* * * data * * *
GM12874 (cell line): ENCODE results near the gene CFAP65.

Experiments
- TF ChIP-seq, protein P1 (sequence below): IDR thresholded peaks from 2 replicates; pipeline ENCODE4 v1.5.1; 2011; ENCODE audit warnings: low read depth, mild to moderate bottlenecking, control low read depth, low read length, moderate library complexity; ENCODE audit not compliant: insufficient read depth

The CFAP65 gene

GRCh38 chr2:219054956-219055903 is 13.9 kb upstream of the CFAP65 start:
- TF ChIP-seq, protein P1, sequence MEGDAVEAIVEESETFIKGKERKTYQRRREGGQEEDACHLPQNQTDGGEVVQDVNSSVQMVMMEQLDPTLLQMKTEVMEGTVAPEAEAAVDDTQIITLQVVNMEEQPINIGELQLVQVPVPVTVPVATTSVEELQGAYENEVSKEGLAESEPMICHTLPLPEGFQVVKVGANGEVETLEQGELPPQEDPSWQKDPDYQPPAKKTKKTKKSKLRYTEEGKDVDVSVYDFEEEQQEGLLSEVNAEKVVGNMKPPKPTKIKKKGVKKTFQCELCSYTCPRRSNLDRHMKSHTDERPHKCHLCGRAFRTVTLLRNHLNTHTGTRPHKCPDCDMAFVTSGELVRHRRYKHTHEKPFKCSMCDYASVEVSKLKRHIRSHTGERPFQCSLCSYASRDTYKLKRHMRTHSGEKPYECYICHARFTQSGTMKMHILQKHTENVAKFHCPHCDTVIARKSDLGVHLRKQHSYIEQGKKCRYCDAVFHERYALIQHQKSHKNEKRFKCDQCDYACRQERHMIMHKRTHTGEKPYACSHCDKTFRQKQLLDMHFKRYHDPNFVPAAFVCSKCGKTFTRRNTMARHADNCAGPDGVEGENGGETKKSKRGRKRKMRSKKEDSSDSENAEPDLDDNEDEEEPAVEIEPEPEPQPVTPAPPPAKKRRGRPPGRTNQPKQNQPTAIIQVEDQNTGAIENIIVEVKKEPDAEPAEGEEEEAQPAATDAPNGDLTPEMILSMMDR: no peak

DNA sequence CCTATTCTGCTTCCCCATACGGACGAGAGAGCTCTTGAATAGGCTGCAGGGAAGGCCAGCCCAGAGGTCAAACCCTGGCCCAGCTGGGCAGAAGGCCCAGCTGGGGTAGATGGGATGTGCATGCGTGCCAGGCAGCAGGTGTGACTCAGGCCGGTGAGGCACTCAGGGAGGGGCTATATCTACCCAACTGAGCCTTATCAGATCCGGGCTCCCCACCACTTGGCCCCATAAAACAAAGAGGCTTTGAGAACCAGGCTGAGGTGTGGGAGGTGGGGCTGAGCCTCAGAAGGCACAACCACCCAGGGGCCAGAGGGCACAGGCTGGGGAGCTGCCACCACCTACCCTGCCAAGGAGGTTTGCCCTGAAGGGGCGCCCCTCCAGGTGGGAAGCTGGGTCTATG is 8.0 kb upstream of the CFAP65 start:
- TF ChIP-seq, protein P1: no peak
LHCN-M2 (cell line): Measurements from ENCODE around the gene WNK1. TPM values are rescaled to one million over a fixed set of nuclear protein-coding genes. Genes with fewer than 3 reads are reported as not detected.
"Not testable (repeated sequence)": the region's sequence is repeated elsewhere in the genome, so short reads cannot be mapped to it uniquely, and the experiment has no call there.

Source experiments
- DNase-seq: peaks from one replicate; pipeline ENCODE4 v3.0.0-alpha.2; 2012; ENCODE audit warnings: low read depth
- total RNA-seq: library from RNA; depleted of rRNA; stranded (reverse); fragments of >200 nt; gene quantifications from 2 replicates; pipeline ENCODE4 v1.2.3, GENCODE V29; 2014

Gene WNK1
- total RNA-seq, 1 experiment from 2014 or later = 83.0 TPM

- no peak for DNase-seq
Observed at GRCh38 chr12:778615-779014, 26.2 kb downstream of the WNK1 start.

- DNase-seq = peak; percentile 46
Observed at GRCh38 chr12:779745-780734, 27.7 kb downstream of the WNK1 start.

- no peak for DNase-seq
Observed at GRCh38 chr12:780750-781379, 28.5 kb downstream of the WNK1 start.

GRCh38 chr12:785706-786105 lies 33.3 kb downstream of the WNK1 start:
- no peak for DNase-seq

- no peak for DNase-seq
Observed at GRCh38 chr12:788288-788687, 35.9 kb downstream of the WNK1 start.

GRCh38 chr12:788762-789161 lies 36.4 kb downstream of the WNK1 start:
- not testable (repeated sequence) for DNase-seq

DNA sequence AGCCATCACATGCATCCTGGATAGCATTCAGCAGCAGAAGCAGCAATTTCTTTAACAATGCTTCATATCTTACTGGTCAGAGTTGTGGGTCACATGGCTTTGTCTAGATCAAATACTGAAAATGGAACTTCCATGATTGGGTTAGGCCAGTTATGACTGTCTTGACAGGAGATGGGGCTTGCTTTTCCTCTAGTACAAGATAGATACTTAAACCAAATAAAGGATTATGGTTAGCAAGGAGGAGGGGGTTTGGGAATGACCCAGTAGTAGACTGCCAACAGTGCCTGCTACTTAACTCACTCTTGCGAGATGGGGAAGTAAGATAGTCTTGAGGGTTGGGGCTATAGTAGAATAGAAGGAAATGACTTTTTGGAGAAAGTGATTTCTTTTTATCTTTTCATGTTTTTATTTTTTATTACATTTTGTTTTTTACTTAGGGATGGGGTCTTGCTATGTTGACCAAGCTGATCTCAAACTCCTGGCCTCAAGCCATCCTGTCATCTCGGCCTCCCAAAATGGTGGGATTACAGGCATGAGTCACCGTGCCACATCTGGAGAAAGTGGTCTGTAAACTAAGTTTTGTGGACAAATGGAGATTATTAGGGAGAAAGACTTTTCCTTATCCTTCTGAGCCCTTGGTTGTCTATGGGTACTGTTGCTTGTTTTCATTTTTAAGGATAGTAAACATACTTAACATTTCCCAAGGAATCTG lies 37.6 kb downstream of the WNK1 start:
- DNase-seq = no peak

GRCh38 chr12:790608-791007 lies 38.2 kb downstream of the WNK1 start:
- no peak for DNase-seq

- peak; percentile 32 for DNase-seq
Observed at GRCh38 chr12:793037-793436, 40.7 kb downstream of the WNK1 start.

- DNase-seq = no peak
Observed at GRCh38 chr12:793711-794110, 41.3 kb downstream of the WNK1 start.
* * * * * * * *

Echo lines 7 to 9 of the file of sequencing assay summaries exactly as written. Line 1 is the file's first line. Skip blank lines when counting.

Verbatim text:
DNA sequence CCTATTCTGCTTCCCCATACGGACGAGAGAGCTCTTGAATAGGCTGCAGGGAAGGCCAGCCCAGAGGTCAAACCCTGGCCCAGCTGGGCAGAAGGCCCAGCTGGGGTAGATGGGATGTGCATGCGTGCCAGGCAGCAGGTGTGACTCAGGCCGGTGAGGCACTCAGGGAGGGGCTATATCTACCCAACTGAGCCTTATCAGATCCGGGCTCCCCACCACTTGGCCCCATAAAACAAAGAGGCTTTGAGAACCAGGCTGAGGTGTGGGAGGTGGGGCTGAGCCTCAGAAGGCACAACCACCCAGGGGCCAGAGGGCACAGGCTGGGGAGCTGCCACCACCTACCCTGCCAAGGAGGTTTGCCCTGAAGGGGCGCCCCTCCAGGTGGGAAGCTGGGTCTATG is 8.0 kb upstream of the CFAP65 start:
- TF ChIP-seq, protein P1: no peak
LHCN-M2 (cell line): Measurements from ENCODE around the gene WNK1. TPM values are rescaled to one million over a fixed set of nuclear protein-coding genes. Genes with fewer than 3 reads are reported as not detected.